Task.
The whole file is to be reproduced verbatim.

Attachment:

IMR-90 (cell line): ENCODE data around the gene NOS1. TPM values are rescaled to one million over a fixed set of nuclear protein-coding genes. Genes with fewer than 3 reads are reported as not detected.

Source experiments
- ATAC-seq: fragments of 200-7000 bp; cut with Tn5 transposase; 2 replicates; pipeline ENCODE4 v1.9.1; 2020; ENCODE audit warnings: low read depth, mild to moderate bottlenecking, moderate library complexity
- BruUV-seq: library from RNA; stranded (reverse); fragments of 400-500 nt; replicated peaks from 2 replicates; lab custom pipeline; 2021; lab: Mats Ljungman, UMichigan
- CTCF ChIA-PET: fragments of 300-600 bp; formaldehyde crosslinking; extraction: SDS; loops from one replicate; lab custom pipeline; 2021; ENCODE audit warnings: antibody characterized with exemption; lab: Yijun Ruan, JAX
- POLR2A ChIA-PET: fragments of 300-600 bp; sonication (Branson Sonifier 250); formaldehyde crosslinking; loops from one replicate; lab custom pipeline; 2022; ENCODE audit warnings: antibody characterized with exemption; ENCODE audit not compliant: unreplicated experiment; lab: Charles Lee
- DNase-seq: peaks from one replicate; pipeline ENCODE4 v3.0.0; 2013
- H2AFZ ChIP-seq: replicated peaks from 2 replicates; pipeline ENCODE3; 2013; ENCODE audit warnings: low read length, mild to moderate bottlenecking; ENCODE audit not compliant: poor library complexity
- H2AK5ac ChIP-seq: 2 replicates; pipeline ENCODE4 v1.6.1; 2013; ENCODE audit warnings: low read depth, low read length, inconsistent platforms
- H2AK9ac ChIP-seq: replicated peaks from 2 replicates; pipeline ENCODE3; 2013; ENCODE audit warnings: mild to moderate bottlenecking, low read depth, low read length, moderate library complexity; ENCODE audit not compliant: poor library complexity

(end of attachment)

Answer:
IMR-90 (cell line): ENCODE data around the gene NOS1. TPM values are rescaled to one million over a fixed set of nuclear protein-coding genes. Genes with fewer than 3 reads are reported as not detected.

Source experiments
- ATAC-seq: fragments of 200-7000 bp; cut with Tn5 transposase; 2 replicates; pipeline ENCODE4 v1.9.1; 2020; ENCODE audit warnings: low read depth, mild to moderate bottlenecking, moderate library complexity
- BruUV-seq: library from RNA; stranded (reverse); fragments of 400-500 nt; replicated peaks from 2 replicates; lab custom pipeline; 2021; lab: Mats Ljungman, UMichigan
- CTCF ChIA-PET: fragments of 300-600 bp; formaldehyde crosslinking; extraction: SDS; loops from one replicate; lab custom pipeline; 2021; ENCODE audit warnings: antibody characterized with exemption; lab: Yijun Ruan, JAX
- POLR2A ChIA-PET: fragments of 300-600 bp; sonication (Branson Sonifier 250); formaldehyde crosslinking; loops from one replicate; lab custom pipeline; 2022; ENCODE audit warnings: antibody characterized with exemption; ENCODE audit not compliant: unreplicated experiment; lab: Charles Lee
- DNase-seq: peaks from one replicate; pipeline ENCODE4 v3.0.0; 2013
- H2AFZ ChIP-seq: replicated peaks from 2 replicates; pipeline ENCODE3; 2013; ENCODE audit warnings: low read length, mild to moderate bottlenecking; ENCODE audit not compliant: poor library complexity
- H2AK5ac ChIP-seq: 2 replicates; pipeline ENCODE4 v1.6.1; 2013; ENCODE audit warnings: low read depth, low read length, inconsistent platforms
- H2AK9ac ChIP-seq: replicated peaks from 2 replicates; pipeline ENCODE3; 2013; ENCODE audit warnings: mild to moderate bottlenecking, low read depth, low read length, moderate library complexity; ENCODE audit not compliant: poor library complexity